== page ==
Russia probes protest leader over foreign funding

Russian prosecutors on Monday accused protest leader Alexei Navalny of breaking the law by receiving donations from foreign nationals, a claim he denied in a radio interview.

Navalny, 37, a charismatic lawyer and a star speaker at anti-Putin rallies, is running for Moscow mayor against a Kremlin-backed incumbent. He was dramatically released from prison last month to allow him to stand.

"A check has confirmed information about foreign financing of Alexei Navalny," the prosecutor general's office said in a statement published on its website.

Under Russian law, it is illegal for a candidate to spend money donated by foreigners on a political campaign.

The statement said 300 foreign nationals and anonymous donors based in countries including the United States gave Navalny money using a Russia-based Internet payment system.

Prosecutors said they had handed the information to the interior ministry, should it decide to open a criminal case.

Navalny, who is shaping up to be the main challenger to pro-Putin mayor Sergei Sobyanin in the election, denied the claim.

"All the payments that are transferred to our electoral account are checked by the city electoral commission. If they don't like them, we return those payments, and we do this quite often," Navalny told the Moscow Echo radio station.

"In this sense we have the most transparent campaign of anyone."

Navalny has conducted a highly professional campaign for mayor, taking to Moscow's streets to meet voters.

He was sentenced to five years in prison last month after being convicted of embezzlement in a widely disputed verdict. In a surprise decision, a higher court temporarily granted him freedom, allowing his mayoral campaign to go ahead.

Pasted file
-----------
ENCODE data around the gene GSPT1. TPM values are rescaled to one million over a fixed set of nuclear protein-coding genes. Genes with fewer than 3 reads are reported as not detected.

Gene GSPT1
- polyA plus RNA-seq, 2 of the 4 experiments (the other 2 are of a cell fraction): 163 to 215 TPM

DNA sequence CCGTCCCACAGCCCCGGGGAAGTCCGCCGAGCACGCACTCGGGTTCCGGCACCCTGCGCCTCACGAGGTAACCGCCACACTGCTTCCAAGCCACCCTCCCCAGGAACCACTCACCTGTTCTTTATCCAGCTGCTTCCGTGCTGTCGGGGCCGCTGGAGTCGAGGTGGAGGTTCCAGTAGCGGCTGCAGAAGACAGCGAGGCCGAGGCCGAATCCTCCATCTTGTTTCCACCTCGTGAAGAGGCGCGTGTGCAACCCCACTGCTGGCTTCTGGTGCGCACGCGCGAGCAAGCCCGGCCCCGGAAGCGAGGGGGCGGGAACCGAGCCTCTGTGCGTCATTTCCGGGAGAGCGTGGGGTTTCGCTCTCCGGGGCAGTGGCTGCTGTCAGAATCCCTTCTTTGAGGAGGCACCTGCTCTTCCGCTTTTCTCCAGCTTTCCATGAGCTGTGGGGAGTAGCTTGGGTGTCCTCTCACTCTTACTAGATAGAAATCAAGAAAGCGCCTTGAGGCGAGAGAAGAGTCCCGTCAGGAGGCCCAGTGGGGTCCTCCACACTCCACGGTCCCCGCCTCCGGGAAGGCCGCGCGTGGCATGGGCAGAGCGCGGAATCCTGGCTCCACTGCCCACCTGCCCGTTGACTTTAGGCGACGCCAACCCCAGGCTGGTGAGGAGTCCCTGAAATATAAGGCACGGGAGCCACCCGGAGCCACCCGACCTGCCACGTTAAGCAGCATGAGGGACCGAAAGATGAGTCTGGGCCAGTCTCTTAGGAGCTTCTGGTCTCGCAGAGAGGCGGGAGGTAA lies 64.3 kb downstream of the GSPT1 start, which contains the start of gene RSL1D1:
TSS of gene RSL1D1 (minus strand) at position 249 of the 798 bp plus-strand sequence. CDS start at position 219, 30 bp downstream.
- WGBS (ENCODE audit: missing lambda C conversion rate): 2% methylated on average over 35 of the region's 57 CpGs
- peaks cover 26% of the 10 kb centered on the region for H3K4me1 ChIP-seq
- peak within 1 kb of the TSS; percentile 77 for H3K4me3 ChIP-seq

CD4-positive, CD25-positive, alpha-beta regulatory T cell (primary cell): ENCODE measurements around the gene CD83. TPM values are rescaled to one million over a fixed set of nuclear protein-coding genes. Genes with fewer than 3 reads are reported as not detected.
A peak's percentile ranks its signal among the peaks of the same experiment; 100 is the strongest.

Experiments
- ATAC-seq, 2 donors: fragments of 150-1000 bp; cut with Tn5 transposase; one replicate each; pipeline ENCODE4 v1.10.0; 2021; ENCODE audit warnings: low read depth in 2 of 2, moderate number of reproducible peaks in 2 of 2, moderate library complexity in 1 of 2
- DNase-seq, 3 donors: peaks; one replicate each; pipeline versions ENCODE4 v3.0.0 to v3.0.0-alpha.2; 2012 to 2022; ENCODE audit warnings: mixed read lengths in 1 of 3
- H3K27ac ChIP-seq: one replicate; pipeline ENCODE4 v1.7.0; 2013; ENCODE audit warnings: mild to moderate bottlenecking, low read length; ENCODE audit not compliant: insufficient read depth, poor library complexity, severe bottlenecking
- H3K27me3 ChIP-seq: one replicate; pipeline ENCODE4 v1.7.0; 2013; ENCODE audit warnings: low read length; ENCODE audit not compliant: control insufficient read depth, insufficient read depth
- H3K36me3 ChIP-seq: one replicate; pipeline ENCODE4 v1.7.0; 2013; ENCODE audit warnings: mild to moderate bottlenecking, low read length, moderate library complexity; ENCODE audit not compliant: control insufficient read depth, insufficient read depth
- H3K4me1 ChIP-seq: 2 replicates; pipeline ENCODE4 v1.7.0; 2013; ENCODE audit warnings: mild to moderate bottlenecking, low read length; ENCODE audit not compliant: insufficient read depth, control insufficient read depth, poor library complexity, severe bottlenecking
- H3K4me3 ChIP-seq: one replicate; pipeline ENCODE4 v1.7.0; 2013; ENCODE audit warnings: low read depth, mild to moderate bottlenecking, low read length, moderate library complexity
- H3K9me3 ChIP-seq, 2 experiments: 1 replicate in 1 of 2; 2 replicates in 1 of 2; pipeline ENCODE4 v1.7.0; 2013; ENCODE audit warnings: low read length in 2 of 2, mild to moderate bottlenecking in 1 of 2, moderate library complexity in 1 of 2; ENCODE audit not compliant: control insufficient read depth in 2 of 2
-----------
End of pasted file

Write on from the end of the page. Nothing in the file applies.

The Moscow electoral commission's website said that Navalny had returned more than 2 million rubles ($61,000) worth of illegal donations as of last week.

He called the claim a tactic to ensure that Sobyanin wins at least 50 percent of the vote as a way of ensuring the election does not go into a second round.

"We understand that the more inevitable a second round becomes, the more the prosecutors and electoral commission dream up some rubbish to brainwash people on national television," Navalny said.

Asya Melkumova, spokeswoman of the Internet payment system Yandex Money, told Moscow Echo radio that prosecutors had not contacted the company.

She questioned why prosecutors talked about payments coming from IP addresses in foreign countries, saying this did not prove the nationality of users.

Sobyanin called the polls early, hoping to prove he had the support of Moscow's citizens, and said that Navalny should be allowed to stand.

But Navalny last week needled Sobyanin by calling for a probe into a large apartment owned by his teenage daughter, which he estimated was worth more than $5 million. Sobyanin's team said the mayor acquired it legitimately.

Sobyanin has refused to take part in televised debates with Navalny and other candidates, the first of which was due to be held Monday evening.

Navalny is predicted to win less than 10 percent of the vote in the September 8 election, while Sobyanin is forecast to gain more than half the votes required to give him an automatic victory, according to opinion polls.

Prosecutors launched the probe against Navalny at the request of nationalist politician Vladimir Zhirinovsky, whose Liberal Democratic Party of Russia generally backs the Kremlin and has a candidate standing in the race.